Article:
“Bunchy” also wrote poetry when not directing Los Angeles’s radical underground. His poem, “Black Mother”, is a must read. Black Media Trust is a framework dealing with critical thought applied to possible propaganda. One of its pillars is a notion that racial obligations and fictive kinship are often manipulated. J. Edgar Hoover’s Federal Bureau of Investigation’s Counter-Intelligence Program took advantage of these racial obligations inherent fictive kinship allowed them to create situations that would lead to “Bunchy’s” murder and much of downfall of Black Panther Party.
Pratt served almost three years in the Army, earning a number of accolades. He completed paratrooper training in Georgia, received a Purple Heart and Silver Star during his two tours of duty in Vietnam, participated in more than sixty combat jumps, and was eventually honorably discharged in 1967. When he returned to Morgan City after his military service concluded, Pratt again sought the elders’ advice on what to do next. The elders arranged a meeting between Pratt and Alprentice “Bunchy” Carter, the founder of the Southern California Chapter of the BPP for Self-Defense.
In a discussion about Geronimo Pratt’s legal proceedings and unjust violation of rights while incarcerated, Christopher Michaels explains that Bunchy Carter may have organized Southern California’s chapter of Black Panther Party into three silos of focused activity. According to Michaels:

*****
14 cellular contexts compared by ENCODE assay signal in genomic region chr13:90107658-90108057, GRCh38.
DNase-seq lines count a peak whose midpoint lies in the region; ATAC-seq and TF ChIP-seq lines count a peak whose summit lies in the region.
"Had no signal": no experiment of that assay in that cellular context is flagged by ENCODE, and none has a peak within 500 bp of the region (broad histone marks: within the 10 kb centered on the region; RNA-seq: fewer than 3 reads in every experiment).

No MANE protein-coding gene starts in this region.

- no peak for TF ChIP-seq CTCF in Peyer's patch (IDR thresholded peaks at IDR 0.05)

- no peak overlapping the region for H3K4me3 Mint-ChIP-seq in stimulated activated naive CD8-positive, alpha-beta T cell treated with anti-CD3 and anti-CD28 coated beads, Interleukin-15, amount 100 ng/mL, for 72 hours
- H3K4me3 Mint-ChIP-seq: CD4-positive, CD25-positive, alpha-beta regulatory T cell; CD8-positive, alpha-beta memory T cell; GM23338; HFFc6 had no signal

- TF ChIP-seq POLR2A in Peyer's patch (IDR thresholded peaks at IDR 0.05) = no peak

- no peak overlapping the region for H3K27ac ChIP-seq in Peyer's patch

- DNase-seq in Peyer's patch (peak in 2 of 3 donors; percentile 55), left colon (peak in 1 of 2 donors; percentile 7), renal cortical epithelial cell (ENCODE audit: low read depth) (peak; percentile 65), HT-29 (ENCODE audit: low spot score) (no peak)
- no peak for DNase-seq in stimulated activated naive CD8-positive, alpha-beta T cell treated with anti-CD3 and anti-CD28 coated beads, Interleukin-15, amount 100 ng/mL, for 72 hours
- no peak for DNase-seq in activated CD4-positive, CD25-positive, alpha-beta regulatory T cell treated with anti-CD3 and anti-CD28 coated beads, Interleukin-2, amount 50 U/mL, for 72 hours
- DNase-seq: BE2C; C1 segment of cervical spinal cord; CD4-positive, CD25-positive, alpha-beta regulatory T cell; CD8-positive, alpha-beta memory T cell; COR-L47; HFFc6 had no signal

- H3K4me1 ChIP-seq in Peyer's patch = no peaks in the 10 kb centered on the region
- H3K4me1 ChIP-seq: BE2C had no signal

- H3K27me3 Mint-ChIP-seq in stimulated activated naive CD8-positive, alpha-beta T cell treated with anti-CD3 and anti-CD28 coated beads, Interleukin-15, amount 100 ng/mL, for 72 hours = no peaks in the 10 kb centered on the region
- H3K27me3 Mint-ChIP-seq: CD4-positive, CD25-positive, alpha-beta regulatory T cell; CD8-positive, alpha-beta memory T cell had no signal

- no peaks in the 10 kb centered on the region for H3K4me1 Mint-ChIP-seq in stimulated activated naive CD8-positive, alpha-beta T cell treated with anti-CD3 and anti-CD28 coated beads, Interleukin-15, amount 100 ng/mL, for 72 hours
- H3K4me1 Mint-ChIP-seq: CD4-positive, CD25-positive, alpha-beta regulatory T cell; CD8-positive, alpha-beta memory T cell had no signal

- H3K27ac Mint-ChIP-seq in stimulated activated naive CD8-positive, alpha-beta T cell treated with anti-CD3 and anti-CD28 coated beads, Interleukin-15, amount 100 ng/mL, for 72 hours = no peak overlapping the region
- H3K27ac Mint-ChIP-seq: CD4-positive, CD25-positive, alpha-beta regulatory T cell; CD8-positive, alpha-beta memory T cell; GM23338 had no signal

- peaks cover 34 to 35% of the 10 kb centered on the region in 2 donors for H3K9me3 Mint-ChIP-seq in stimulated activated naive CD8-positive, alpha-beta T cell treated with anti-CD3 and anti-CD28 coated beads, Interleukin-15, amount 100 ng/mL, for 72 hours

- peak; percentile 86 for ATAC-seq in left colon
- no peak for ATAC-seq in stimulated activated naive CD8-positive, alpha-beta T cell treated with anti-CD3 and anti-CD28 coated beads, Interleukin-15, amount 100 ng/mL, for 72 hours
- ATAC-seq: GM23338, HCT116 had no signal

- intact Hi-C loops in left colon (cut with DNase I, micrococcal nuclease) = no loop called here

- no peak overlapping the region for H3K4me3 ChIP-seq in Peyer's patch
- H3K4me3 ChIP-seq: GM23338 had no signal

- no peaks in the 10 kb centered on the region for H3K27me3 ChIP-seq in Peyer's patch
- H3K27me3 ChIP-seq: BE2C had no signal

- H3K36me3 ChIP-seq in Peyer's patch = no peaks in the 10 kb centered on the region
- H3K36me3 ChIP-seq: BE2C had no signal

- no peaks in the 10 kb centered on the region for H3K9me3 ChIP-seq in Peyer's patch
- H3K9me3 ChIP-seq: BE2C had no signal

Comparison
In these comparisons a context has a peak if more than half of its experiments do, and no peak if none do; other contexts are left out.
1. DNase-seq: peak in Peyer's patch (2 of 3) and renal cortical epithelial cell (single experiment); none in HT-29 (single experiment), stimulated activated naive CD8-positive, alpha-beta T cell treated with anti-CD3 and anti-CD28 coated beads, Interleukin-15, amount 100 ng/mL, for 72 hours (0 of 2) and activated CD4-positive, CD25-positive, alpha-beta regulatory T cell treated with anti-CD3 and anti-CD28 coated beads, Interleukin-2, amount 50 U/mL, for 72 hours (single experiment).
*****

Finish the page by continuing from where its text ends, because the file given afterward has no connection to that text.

Carter founded the Southern California chapter of the Panthers a year before Pratt arrived in Los Angeles. It is commonly thought that there were three different sides to Carter’s organization—the three sides were:
He goes on further to explain his assessment by quoting Jack Olsen’s “Last Man Standing: The Tragedy And Triumph Of Geronimo Pratt”:
…political, military and ‘underground.’ The political tried to win the hearts and minds of the people; the military gathered a wide variety of weaponry and made fortifications for the ‘revolution’ and battle against the police and rival black organizations; and the underground consisted of criminal armed robberies against businesses and banks to ‘liberate’ money for personal and organizational use.
“Last Man Standing: The Tragedy And Triumph Of Geronimo Pratt” || Jack Olsen
Apparently, by Michaels’s telling, Bunchy Carter was highly selective. Given Ji Jaga’s talents, training, and technical know-how, Bunchy chose to align former Army paratrooper and Vietnam Veteran Geronimo Pratt with his Southern California branch’s military styled wing. While utilizing Geronimo’s expertise groomed on battlefields of South Asia, this choice also works to exhibit Bunchy Carter’s purposes for his underground arm referred to above by Umoja as “the Wolves”. Quoting Christopher Michaels once more:
Carter quickly realized that Pratt would be a perfect fit for the military arm of the Panther party, and the two became fast friends. Pratt enrolled in a Black Studies program at the University of California at Los Angeles, a program in which Carter was also enrolled, and began teaching party members the basics of weaponry and fortification.